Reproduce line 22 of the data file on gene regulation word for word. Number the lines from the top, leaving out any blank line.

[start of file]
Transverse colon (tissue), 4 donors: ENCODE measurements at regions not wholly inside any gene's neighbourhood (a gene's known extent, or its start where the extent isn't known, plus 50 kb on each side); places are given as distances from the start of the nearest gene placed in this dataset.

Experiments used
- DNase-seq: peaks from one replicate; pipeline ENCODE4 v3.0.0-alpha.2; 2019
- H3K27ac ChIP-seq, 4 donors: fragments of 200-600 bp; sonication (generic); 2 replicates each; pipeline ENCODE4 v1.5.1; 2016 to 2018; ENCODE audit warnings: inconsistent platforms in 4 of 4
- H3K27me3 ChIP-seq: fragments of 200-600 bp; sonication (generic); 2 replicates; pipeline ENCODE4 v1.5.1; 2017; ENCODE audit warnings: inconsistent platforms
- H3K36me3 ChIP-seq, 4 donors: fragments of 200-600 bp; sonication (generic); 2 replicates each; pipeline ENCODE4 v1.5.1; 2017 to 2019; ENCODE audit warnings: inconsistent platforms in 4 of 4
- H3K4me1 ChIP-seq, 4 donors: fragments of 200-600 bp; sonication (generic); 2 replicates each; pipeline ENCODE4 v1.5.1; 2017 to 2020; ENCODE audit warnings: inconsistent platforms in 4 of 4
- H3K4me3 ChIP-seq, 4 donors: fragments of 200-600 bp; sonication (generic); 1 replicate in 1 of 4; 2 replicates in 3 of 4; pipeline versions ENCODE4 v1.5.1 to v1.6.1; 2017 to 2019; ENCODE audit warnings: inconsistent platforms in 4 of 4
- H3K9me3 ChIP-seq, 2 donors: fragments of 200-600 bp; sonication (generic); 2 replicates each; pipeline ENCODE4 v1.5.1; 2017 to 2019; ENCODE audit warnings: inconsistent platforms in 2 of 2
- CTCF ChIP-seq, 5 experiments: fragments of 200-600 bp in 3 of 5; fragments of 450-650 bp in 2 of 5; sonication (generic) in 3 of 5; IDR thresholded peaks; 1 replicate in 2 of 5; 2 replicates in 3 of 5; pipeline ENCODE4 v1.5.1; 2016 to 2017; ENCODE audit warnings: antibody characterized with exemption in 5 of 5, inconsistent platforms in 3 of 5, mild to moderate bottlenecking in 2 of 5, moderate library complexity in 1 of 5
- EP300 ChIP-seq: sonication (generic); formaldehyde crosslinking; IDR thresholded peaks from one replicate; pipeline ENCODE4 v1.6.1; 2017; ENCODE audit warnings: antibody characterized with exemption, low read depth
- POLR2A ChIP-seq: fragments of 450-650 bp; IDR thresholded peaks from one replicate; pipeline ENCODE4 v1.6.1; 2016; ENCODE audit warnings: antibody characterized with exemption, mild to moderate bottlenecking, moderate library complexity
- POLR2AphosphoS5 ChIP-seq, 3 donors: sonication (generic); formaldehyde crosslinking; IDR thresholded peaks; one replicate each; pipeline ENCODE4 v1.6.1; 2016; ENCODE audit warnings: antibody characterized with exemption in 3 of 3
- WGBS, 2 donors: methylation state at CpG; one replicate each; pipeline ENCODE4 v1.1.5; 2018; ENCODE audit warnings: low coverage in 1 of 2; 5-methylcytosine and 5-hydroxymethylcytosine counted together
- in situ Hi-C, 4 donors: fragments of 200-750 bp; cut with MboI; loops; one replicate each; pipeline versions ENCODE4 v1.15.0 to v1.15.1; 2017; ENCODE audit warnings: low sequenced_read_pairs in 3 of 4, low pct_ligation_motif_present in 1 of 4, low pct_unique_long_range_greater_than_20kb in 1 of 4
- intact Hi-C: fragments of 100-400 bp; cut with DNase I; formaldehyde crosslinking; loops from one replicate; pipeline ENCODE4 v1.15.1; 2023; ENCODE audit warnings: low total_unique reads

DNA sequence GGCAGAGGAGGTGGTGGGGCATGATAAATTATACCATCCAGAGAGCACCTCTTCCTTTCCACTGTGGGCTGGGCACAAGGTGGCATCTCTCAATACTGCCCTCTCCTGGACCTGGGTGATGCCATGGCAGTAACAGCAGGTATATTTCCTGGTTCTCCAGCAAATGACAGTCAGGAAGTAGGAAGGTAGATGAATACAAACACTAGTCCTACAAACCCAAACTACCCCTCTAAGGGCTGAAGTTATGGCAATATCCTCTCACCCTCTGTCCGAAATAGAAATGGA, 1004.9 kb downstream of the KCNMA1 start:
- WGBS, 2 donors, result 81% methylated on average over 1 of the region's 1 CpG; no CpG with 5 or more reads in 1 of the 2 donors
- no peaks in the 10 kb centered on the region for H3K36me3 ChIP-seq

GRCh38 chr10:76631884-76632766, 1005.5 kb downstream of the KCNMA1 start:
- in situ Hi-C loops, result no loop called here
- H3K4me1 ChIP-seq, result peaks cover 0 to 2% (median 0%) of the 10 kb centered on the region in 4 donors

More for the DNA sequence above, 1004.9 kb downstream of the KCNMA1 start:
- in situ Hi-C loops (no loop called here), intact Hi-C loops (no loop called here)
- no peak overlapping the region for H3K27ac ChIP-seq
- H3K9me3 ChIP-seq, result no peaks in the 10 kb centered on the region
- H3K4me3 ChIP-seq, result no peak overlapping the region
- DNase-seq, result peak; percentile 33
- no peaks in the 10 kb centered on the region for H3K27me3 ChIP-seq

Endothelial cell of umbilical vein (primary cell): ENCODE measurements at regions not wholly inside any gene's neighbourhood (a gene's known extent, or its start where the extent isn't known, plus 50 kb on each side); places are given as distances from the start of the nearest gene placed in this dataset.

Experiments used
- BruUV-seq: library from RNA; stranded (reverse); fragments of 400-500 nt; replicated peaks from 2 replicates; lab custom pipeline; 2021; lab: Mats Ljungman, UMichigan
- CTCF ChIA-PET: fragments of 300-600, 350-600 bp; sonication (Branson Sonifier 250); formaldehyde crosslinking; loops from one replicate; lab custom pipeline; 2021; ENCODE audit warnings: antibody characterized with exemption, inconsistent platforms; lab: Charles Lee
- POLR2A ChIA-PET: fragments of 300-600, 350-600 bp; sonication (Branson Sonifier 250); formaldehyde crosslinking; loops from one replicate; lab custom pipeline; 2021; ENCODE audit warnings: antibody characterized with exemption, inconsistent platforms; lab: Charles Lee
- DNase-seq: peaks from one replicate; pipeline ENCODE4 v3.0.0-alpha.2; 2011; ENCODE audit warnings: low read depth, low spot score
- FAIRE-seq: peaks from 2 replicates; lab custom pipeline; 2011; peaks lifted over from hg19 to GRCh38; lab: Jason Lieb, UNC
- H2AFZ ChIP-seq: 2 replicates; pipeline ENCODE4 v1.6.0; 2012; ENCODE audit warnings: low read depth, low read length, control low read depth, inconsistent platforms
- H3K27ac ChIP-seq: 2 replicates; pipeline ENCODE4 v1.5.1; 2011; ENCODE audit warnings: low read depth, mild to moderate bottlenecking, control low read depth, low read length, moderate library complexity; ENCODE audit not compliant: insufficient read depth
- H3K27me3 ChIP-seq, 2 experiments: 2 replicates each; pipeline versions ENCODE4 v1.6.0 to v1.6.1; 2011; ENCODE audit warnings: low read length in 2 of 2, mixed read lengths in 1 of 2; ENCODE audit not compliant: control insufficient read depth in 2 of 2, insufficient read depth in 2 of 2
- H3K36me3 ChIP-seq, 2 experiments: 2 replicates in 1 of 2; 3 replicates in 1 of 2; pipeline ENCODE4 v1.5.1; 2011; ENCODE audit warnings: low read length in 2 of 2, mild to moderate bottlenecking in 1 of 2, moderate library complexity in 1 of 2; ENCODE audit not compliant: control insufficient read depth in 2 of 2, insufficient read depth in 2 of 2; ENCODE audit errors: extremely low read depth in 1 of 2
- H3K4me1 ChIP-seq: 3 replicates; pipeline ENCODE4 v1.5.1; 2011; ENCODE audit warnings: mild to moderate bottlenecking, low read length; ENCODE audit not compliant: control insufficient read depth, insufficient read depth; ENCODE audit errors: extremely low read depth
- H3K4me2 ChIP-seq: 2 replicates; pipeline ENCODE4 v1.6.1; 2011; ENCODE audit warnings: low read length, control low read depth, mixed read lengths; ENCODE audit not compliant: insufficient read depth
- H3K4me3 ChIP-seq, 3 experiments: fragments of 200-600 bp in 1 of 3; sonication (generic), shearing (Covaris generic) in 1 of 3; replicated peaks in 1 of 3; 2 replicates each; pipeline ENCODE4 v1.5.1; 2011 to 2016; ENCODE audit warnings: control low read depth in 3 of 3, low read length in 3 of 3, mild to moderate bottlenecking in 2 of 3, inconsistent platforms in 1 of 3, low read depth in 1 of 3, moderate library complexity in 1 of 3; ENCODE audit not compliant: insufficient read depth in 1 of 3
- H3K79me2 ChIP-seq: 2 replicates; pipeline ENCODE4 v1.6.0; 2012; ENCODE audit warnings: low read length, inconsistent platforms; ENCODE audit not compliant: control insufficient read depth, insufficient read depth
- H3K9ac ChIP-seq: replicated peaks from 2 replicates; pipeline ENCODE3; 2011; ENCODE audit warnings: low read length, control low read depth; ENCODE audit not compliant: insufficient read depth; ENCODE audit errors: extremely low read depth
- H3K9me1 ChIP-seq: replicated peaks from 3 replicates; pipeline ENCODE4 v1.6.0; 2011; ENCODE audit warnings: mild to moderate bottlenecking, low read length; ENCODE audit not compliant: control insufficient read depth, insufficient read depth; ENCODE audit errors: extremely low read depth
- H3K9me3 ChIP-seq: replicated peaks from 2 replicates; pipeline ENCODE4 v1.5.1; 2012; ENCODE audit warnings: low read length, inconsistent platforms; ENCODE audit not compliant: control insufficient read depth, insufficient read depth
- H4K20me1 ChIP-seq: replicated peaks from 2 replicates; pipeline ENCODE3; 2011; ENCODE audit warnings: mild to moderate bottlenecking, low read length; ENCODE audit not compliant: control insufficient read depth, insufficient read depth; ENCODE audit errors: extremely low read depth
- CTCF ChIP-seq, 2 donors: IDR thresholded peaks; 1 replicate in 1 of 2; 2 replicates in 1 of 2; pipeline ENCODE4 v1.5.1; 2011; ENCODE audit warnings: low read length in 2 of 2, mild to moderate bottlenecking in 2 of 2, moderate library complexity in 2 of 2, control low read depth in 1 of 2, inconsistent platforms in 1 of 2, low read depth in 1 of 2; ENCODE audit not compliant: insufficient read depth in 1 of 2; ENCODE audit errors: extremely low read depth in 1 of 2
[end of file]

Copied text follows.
- H3K4me1 ChIP-seq, result peaks cover 0 to 2% (median 0%) of the 10 kb centered on the region in 4 donors